Study finds survey system 'broken and can't be fixed'

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Bonnie Gauthier
Bonnie Gauthier
A leading nursing-home association is calling for an independent panel to come up with new methods for overseeing nursing facilities. The association's task force issued 31 recommendations, highlighting steps that can be taken.

“The frustration of good providers has reached a boiling point,” said Tim Veno, executive director of the Kentucky Association of Homes and Services for the Aging, and a task force co-chair. (See left column.)

The American Association of Homes and Services for the Aging (AAHSA) on Aug. 12 issued its report, “Broken and Beyond Repair: Recommendations to Reform the Survey and Certification System.”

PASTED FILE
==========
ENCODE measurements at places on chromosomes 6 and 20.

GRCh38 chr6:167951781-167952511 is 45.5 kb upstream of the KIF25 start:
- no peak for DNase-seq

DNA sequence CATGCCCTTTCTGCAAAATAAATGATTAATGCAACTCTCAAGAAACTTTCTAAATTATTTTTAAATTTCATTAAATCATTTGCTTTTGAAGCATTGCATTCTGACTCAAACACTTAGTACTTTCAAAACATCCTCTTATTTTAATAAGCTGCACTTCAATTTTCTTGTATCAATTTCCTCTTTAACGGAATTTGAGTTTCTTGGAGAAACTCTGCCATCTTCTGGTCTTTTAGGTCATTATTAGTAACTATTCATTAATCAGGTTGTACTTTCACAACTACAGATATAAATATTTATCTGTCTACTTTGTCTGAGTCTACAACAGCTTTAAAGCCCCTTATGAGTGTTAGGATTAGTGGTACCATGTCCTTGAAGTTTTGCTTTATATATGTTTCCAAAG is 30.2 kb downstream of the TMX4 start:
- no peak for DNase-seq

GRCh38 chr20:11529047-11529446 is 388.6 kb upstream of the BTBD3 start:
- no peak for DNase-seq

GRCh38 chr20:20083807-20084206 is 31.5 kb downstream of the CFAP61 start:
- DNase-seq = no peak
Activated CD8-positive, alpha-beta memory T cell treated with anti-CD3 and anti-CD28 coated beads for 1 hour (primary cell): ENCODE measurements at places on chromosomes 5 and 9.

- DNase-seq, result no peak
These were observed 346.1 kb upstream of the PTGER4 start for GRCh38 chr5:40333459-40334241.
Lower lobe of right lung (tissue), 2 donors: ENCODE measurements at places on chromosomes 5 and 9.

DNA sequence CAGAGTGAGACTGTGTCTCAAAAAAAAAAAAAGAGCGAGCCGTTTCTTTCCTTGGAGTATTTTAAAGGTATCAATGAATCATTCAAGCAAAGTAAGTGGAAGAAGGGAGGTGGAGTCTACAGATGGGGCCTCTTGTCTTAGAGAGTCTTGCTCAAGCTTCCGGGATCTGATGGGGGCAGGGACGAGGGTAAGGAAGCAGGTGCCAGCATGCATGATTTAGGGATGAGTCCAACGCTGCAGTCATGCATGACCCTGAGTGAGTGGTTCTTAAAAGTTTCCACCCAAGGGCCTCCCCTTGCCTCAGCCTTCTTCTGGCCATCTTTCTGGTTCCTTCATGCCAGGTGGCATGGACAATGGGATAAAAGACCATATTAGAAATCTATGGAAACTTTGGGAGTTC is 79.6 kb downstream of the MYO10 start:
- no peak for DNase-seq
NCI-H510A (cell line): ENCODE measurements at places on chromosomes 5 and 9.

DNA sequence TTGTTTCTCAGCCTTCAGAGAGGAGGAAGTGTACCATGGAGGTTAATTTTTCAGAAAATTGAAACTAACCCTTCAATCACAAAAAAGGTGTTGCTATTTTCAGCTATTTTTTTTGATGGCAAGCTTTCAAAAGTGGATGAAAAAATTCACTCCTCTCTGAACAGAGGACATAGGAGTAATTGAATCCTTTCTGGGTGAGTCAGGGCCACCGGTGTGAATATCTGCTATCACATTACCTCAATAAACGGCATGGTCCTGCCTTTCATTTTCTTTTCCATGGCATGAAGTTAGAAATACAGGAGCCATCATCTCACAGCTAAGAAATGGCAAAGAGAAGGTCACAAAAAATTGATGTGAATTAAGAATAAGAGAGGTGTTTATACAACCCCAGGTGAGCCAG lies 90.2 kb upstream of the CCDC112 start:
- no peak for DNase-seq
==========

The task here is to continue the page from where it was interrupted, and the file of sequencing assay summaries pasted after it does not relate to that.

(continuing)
“This system is angry, broken and can't be fixed,” said Larry Minnix, AAHSA's president and CEO.
The 31 recommendations include short- and long-term goals, such as improving communication to surveyors and providers about new requirements and changes to the survey process, as well as standardized job descriptions for surveyors. 

“Our short-term suggestions alone won't bring the system back to the intent of OBRA ‘87—achieving optimal, quality-based, resident-centered care—but they will tide the system over until broad systemic change can occur,” said Bonnie Gauthier, CEO of Hebrew Health Care in West Hartford, CT, and co-chair of the 20-member task force. 

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